Commenced in January 2007
Frequency: Monthly
Edition: International
Paper Count: 2

Search results for: human-robot collaboration

2 Modular Hybrid Robots for Safe Human-Robot Interaction

Authors: J. Radojicic, D. Surdilovic, G. Schreck

Abstract:

The paper considers a novel modular and intrinsically safe redundant robotic system with biologically inspired actuators (pneumatic artificial muscles and rubber bellows actuators). Similarly to the biological systems, the stiffness of the internal parallel modules, representing 2 DOF joints in the serial robotic chains, is controlled by co-activation of opposing redundant actuator groups in the null-space of the module Jacobian, without influencing the actual robot position. The decoupled position/stiffness control allows the realization of variable joint stiffness according to different force-displacement relationships. The variable joint stiffness, as well as limited pneumatic muscle/bellows force ability, ensures internal system safety that is crucial for development of human-friendly robots intended for human-robot collaboration. The initial experiments with the system prototype demonstrate the capabilities of independently, simultaneously controlling both joint (Cartesian) motion and joint stiffness. The paper also presents the possible industrial applications of snake-like robots built using the new modules.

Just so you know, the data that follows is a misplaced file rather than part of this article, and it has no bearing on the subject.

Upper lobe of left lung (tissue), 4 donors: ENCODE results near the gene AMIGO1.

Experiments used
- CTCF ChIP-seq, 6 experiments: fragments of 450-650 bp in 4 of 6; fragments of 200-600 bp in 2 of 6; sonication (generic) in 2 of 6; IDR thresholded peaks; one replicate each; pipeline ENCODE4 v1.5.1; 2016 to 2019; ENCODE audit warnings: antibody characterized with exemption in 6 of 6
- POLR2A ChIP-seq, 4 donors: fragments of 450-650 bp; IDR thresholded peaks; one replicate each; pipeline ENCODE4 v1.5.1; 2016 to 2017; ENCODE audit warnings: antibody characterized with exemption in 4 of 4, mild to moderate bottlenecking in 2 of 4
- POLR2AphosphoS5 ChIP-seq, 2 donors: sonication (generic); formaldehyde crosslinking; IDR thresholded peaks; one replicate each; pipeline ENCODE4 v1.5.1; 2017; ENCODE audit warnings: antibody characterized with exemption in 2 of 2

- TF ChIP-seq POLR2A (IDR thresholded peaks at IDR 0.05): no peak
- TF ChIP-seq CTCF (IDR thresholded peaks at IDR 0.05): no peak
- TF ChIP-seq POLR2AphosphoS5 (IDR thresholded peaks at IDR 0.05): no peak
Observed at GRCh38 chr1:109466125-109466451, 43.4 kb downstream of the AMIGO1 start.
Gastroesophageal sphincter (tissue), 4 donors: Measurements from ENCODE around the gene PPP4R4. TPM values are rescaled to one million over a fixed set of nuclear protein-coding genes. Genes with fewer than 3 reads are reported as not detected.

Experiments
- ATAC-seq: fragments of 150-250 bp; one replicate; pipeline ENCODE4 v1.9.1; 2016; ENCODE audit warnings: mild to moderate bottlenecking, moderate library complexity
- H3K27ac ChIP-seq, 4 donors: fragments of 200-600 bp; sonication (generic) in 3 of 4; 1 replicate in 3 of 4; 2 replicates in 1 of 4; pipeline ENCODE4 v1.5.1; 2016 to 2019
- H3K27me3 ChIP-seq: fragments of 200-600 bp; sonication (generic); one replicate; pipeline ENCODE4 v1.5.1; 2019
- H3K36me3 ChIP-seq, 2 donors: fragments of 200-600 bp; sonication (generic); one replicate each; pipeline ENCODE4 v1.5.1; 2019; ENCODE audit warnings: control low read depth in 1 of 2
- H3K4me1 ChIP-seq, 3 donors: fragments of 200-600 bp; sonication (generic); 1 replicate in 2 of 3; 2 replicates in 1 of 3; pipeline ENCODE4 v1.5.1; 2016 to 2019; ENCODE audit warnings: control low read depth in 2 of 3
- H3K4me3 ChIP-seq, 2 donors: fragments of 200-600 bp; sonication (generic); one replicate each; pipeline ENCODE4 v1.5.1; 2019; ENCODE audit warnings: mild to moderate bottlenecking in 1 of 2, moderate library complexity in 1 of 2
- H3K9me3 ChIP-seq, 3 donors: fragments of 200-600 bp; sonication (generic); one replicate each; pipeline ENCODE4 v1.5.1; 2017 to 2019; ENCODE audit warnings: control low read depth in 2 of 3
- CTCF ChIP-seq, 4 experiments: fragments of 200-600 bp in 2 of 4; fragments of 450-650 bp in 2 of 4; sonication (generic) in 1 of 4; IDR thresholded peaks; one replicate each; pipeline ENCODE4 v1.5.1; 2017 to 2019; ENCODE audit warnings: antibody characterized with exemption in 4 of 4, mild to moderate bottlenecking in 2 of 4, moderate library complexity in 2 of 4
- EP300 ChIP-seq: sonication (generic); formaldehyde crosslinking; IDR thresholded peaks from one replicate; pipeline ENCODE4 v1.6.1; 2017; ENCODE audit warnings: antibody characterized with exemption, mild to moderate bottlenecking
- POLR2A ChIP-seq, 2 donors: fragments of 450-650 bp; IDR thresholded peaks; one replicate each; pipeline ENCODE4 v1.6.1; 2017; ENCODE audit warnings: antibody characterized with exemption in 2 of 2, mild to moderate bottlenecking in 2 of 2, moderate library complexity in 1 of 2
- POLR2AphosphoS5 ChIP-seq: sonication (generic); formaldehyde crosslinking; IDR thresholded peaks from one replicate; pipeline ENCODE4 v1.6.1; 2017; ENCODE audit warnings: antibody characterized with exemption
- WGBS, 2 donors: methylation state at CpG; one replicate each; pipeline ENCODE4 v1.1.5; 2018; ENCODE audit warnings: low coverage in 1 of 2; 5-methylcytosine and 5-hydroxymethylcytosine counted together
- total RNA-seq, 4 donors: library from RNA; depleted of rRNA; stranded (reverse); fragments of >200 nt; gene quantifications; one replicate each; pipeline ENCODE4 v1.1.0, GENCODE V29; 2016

Keywords: bellows actuator, human-robot interaction, hyper redundant robot, pneumatic muscle.

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1 A Cognitive Robot Collaborative Reinforcement Learning Algorithm

Authors: Amit Gil, Helman Stern, Yael Edan

Abstract:

A cognitive collaborative reinforcement learning algorithm (CCRL) that incorporates an advisor into the learning process is developed to improve supervised learning. An autonomous learner is enabled with a self awareness cognitive skill to decide when to solicit instructions from the advisor. The learner can also assess the value of advice, and accept or reject it. The method is evaluated for robotic motion planning using simulation. Tests are conducted for advisors with skill levels from expert to novice. The CCRL algorithm and a combined method integrating its logic with Clouse-s Introspection Approach, outperformed a base-line fully autonomous learner, and demonstrated robust performance when dealing with various advisor skill levels, learning to accept advice received from an expert, while rejecting that of less skilled collaborators. Although the CCRL algorithm is based on RL, it fits other machine learning methods, since advisor-s actions are only added to the outer layer.

Keywords: Robot learning, human-robot collaboration, motion planning, reinforcement learning.

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